This was my first Boston Marathon, and heading in this wasn’t really the blog post I meant to write. It’s remarkable how quickly your perspective can shift. This is what I wrote the day of – once in the safety of our hotel – and watching non -stop coverage of the tragic events of that day: “Crazy day. So grateful all family and friends are safe. So saddened and sickened.”
At the time of the explosion (s), I was actually still within the vicinity of the finish area (2 ½ – 3 blocks away). I finished around 2 pm, spent the next 20 minutes being herded to medals and water, and trying to find my bag. It had gone from hot to cold in a matter of minutes – I was freezing, and I had finally managed to locate my clothes, find the changing tent and change into dry clothes. Now I was shoving my way to the family meeting area when I heard a loud boom. A woman and I looked at each other – “what was that?” We shrugged it off – I thought thunder, apparently that was what my sister told me later on she thought it was.
At the moment, my most pressing concern was finding my sis and her friend in the crowds – desperately searching for the letter “C” in the designated family meeting area. The noise was quickly forgotten as we found each other. It was only as we were headed to the trains, when a friends’ phone rang – her brother called asking if she was ok- and then we knew. Still we didn’t grasp the gravity of the situation, until we got back to our hotel in the north and turned on the hotel television, 5 of us glued to the TV – watching horrific image after image. Frantic text messages and emails began to come in. The phone began to ring. News stations had contacted my brother in law. What began as a day of anticipated celebration and joy was quickly replaced by horror and disbelief.
Tuesday morning, reality started to sink in. My sister left Boston Tuesday morning. I thought about trying to get an earlier flight home.
My heart was and is so heavy. It breaks for the victims, their family and friends, for race organizers, spectators – those who didn’t finish and those who did. A heaviness hung over the city. I didn’t want to sit in a hotel room alone, so I ventured out and ate lunch at a café by myself and talked to fellow runners.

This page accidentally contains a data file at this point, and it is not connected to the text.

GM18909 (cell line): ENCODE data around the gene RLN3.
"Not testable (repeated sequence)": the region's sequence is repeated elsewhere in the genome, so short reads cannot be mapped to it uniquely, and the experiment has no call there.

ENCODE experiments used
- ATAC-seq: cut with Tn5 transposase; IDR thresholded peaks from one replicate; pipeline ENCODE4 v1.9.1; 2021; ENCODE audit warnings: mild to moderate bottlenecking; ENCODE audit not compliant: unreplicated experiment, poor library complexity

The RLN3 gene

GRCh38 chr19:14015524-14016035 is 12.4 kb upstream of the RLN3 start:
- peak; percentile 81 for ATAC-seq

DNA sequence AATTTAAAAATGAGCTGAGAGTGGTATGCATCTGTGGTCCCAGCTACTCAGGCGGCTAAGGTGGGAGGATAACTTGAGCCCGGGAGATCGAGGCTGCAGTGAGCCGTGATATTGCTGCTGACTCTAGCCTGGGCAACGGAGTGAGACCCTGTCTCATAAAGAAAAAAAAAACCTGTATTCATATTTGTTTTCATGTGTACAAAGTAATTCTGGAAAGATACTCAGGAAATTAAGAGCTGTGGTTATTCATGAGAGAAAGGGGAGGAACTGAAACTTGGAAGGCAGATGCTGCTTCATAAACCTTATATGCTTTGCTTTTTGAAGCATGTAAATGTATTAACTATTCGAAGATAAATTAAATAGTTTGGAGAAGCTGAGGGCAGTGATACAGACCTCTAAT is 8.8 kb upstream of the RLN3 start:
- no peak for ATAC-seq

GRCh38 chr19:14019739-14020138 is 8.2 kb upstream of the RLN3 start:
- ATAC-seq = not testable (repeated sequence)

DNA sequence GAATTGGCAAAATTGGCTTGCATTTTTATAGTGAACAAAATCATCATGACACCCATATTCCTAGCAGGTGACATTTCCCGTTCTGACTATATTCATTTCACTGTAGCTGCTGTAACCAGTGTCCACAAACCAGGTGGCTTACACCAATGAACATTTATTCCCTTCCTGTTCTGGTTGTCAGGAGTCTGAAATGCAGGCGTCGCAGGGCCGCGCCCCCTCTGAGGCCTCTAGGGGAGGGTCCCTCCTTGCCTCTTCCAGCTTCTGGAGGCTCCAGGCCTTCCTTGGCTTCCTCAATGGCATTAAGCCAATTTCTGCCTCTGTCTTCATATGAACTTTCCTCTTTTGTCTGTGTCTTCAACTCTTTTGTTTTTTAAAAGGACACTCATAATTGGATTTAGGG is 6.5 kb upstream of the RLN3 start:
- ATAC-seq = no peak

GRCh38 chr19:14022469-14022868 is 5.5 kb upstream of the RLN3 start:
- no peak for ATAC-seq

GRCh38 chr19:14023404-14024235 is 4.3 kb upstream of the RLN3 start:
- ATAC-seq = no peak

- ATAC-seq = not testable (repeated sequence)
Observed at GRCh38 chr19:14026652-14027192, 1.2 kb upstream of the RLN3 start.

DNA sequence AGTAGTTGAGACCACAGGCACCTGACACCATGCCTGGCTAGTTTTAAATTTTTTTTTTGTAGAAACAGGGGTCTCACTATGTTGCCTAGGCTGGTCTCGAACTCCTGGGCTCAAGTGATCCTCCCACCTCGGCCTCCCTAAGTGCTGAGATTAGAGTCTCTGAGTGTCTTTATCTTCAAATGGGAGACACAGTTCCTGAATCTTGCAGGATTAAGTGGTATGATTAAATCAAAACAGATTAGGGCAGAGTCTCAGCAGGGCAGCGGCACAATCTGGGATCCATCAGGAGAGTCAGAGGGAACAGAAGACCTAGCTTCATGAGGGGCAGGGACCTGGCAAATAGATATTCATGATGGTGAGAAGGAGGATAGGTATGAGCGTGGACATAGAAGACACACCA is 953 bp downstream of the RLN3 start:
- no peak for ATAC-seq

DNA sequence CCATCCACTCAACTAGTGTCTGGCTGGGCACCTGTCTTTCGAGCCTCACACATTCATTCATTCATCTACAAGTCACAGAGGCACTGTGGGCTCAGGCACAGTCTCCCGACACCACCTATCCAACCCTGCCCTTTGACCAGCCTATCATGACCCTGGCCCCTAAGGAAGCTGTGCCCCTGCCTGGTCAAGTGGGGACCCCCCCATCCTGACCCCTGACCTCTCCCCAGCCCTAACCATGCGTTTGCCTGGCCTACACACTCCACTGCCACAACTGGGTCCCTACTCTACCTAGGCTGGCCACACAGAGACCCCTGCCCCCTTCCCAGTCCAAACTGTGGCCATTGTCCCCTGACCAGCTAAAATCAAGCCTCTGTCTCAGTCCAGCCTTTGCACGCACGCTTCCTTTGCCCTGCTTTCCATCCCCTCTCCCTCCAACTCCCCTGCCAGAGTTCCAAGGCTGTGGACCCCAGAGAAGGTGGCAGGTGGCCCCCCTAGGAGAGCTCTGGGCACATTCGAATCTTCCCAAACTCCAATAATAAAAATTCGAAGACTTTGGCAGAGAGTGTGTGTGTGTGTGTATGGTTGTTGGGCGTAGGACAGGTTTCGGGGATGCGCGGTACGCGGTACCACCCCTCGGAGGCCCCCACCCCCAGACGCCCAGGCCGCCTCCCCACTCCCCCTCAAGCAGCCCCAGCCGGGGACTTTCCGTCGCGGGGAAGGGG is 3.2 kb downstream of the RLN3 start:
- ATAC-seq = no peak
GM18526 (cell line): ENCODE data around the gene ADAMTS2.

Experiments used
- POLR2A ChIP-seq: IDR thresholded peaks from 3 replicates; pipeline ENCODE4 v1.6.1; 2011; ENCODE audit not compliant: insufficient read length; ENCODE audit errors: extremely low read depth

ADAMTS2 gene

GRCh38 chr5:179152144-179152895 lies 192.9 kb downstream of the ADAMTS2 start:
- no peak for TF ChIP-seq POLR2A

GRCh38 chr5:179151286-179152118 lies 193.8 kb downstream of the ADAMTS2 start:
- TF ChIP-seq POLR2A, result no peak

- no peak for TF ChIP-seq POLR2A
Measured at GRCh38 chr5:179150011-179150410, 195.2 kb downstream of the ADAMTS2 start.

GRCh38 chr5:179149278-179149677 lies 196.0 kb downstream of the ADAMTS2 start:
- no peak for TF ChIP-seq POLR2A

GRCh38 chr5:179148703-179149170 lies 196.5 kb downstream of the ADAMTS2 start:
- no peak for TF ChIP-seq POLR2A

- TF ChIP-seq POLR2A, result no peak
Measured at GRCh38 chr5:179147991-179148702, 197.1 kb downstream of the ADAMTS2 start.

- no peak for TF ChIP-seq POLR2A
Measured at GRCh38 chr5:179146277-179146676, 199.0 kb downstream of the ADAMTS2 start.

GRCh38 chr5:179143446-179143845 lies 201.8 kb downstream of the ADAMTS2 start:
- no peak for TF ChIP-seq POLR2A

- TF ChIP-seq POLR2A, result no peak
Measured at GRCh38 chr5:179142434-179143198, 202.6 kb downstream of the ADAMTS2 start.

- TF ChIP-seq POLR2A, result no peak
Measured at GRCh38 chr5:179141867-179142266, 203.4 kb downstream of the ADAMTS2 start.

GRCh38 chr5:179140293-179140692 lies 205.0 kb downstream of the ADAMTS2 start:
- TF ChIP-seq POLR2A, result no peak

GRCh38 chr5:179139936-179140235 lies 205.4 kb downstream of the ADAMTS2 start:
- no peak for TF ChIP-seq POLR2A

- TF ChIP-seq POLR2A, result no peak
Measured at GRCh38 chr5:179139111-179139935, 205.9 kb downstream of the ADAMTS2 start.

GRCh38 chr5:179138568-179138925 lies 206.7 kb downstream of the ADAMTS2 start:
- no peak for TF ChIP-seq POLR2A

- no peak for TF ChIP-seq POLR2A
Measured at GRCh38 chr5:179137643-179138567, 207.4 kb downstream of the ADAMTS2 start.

I was wandering the North End by my lonesome when an older woman came up to me. Seeing my Boston jacket, she asked if I ran – and when I said yes she apologized and asked if I would come back. I couldn’t say anything.
The events that occurred the day of the Boston marathon, as they brought out the worst in some, seemed to bring out the best in others. Coffee shops refused to take my money. The day after, left to my own devices, I went to a spa to distract myself and the girl at the front refused to take my money – and apologized! I was speechless. Strangers would walk up to me, asked me if I ran. I would say yes. Beyond that, there wasn’t a whole lot that could be said. There was a lot of silence.
I am still sifting through the reality of what happened that day and so many conflicting emotions.
Beyond the shock, horror, grief, there is gratitude that my sister and her friends avoided the finish line area, grateful that most of my friends had crossed the line already and were blocks away. I was grateful I was blissfully unaware for that moment – when I heard the explosion I didn’t know what it was. I think how easily it could have been someone I loved. Timing is every thing.
And it is, after all is said and done, not discounting the sheer violence and disregard for human life, the intangible wounds that hurt the most. Whoever did this not only physical scarred and killed the victims, but devastated their family and friends, and traumatized the spectators, witnesses and dare I say runners. One account was by parents, who along with their young children, were spectators at the Boston marathon- they tried to shield their children– but in his words “they saw a lot.”
I knew Boston would be memorable, but I didn’t expect it to be so bittersweet. I look at the medal – tucked away – and my Boston jacket – and it’s hard to put into words what I feel. No pride and joy, but sorrow. Reminders that what what was intended to be a day of celebration so quickly turned into a day of horror and mourning. My memories of the Boston marathon will likely always bring mixed emotions.
I want to remember the good things about Boston, the spectators, the crowds, the race, the city and people – and I will. At the moment, all I can see are by graphic images that won’t stop replaying (Gotta love tv and social media) in my head. At the moment all I can do is mourn with those who have lost so much, and be grateful that my loved ones have made it out unscathed, so to speak.